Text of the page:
2017

TQ2289 : Daniel Almshouses

taken 7 years ago, near to Hendon, Barnet, England

This is 1 of 4 images, with title Daniel Almshouses in this square
Daniel Almshouses
Daniel Almshouses
Grade II listed. LinkExternal link
Almshouses

Almshouses are charitable housing provided to enable people (typically elderly people who can no longer work to earn enough to pay rent) to live in a particular community. They are often targeted at the poor of a locality, at those from certain forms of previous employment, or their widows, and are generally maintained by a charity or the trustees of a bequest.
Alms are, money or services donated to support the poor and indigent. Almshouses were established from the 10th century in Britain, to provide a place of residence for poor, old and distressed folk. The first recorded almshouse was founded in York by King Athelstan; the oldest still in existence is the Hospital of St. Cross in Winchester, dating to about 1132. In the Middle Ages, the majority of European hospitals functioned as almshouses.
An incomplete list of British Almshouses can be found at LinkExternal link

Listed Buildings and Structures

Listed buildings and structures are officially designated as being of special architectural, historical or cultural significance. There are over half a million listed structures in the United Kingdom, covered by around 375,000 listings.
Listed status is more commonly associated with buildings or groups of buildings, however it can cover many other structures, including bridges, headstones, steps, ponds, monuments, walls, phone boxes, wrecks, parks, and heritage sites, and in more recent times a road crossing (Abbey Road) and graffiti art (Banksy 'Spy-booth') have been included.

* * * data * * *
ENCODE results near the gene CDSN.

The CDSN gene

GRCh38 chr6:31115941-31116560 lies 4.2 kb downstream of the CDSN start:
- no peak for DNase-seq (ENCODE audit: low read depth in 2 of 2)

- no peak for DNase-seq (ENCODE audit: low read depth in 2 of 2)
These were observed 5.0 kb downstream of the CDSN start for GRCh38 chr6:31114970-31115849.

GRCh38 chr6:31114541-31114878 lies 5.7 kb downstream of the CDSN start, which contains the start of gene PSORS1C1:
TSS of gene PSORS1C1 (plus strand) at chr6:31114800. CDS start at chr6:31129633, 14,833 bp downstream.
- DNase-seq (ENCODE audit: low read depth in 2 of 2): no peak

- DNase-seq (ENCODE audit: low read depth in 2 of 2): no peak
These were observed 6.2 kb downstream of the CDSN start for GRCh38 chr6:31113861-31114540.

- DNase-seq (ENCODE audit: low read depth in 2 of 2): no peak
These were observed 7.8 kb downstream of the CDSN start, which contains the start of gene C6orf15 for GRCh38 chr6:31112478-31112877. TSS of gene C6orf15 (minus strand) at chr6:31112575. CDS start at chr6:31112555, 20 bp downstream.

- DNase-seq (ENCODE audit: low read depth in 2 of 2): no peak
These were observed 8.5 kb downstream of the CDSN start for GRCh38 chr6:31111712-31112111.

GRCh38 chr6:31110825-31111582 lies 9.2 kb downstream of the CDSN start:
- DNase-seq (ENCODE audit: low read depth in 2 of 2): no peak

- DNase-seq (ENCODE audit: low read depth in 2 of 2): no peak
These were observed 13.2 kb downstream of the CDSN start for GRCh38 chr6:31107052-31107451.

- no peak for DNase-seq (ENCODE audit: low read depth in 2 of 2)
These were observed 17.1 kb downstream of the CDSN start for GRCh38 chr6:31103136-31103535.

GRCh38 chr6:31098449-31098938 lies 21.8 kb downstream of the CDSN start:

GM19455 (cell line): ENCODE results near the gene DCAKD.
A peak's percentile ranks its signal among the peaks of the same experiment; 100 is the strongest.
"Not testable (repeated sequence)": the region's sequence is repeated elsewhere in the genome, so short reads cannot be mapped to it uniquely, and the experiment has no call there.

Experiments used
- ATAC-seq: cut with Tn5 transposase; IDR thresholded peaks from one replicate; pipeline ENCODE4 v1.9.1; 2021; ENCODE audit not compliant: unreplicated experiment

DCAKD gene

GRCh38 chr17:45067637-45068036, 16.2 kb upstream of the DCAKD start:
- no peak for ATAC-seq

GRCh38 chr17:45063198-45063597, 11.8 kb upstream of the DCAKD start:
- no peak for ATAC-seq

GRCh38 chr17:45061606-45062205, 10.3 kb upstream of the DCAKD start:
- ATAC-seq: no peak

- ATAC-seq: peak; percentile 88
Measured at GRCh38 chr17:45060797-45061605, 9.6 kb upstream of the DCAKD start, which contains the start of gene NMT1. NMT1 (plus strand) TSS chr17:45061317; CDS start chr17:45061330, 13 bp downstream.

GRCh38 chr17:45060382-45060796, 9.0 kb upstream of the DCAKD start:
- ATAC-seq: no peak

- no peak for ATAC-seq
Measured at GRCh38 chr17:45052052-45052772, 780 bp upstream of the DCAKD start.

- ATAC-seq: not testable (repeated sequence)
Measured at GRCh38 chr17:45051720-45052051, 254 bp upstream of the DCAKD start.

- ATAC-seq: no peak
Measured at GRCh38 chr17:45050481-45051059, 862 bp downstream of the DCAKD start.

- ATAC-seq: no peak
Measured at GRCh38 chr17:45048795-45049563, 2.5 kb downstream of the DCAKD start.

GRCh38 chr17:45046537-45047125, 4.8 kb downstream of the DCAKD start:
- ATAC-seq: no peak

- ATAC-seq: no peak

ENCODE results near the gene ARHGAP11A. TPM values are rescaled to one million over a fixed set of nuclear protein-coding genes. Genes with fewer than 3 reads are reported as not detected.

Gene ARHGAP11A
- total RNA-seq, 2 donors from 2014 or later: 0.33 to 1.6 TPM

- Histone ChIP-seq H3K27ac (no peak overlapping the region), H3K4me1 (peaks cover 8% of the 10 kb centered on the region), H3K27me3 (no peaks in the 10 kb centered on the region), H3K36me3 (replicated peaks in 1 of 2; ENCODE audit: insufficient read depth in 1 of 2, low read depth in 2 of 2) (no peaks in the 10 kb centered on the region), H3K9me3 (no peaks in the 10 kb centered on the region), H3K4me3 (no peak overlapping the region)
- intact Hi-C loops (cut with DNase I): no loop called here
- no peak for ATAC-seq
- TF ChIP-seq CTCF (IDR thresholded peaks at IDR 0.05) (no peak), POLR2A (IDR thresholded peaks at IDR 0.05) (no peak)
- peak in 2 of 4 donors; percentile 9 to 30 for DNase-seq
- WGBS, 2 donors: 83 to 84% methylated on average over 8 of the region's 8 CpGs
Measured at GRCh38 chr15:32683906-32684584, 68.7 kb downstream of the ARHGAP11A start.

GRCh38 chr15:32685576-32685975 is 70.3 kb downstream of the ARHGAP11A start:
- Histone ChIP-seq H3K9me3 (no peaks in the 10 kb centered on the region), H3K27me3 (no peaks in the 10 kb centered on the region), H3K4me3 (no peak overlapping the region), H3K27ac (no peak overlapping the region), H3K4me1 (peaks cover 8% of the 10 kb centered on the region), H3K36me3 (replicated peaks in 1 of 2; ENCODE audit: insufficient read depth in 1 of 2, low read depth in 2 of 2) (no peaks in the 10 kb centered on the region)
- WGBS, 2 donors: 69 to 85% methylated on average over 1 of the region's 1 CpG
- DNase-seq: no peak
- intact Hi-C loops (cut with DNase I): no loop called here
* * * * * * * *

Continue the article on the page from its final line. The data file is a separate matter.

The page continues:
In England and Wales there are three main listing designations;
Grade I (2.5%) - exceptional interest, sometimes considered to be internationally important.
Grade II* (5.5%) - particularly important buildings of more than special interest.
Grade II (92%) - nationally important and of special interest.

There are also locally listed structures (at the discretion of local authorities) using A, B and C designations.

In Scotland three classifications are also used but the criteria are different. There are around 47,500 Listed buildings.
Category A (8%)- generally equivalent to Grade I and II* in England and Wales
Category B (51%)- this appears generally to cover the ground of Grade II, recognising national importance.
Category C (41%)- buildings of local importance, probably with some overlap with English Grade II.

In Northern Ireland the criteria are similar to Scotland, but the classifications are:
Grade A (2.3%)
Grade B+ (4.7%)
Grade B (93%)

Read more at Wikipedia LinkExternal link


Creative Commons Licence [Some Rights Reserved]   © Copyright N Chadwick and licensed for reuse under this Creative Commons Licence.
This photo is linked from: Automatic Clusters: · Grade II Listed [16] · Daniel Almshouses [4] Title Clusters: · Daniel Almshouses [4] ·
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Grid Square
TQ2289, 328 images   (more nearby 🔍)
Photographer
N Chadwick   (more nearby)
Date Taken
Thursday, 13 April, 2017   (more nearby)
Submitted
Wednesday, 6 September, 2017
Subject Location
OSGB36: geotagged! TQ 2294 8937 [10m precision]
WGS84: 51:35.3867N 0:13.6050W
Camera Location
OSGB36: geotagged! TQ 2292 8939
View Direction
Southeast (about 135 degrees)
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Image Type (about): geograph 
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